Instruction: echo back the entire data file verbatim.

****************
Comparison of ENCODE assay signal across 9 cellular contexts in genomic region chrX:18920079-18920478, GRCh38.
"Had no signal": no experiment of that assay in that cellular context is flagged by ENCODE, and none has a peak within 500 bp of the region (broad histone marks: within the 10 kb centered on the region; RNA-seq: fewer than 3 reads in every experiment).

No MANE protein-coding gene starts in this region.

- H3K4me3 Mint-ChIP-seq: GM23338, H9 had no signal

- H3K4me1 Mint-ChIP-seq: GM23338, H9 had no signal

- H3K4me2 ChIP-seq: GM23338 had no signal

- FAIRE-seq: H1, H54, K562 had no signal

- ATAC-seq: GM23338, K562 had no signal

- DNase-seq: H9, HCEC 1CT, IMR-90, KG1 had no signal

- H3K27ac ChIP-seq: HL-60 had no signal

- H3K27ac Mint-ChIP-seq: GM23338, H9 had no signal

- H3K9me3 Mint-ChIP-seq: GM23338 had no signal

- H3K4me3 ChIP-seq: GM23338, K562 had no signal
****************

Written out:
Comparison of ENCODE assay signal across 9 cellular contexts in genomic region chrX:18920079-18920478, GRCh38.
"Had no signal": no experiment of that assay in that cellular context is flagged by ENCODE, and none has a peak within 500 bp of the region (broad histone marks: within the 10 kb centered on the region; RNA-seq: fewer than 3 reads in every experiment).

No MANE protein-coding gene starts in this region.

- H3K4me3 Mint-ChIP-seq: GM23338, H9 had no signal

- H3K4me1 Mint-ChIP-seq: GM23338, H9 had no signal

- H3K4me2 ChIP-seq: GM23338 had no signal

- FAIRE-seq: H1, H54, K562 had no signal

- ATAC-seq: GM23338, K562 had no signal

- DNase-seq: H9, HCEC 1CT, IMR-90, KG1 had no signal

- H3K27ac ChIP-seq: HL-60 had no signal

- H3K27ac Mint-ChIP-seq: GM23338, H9 had no signal

- H3K9me3 Mint-ChIP-seq: GM23338 had no signal

- H3K4me3 ChIP-seq: GM23338, K562 had no signal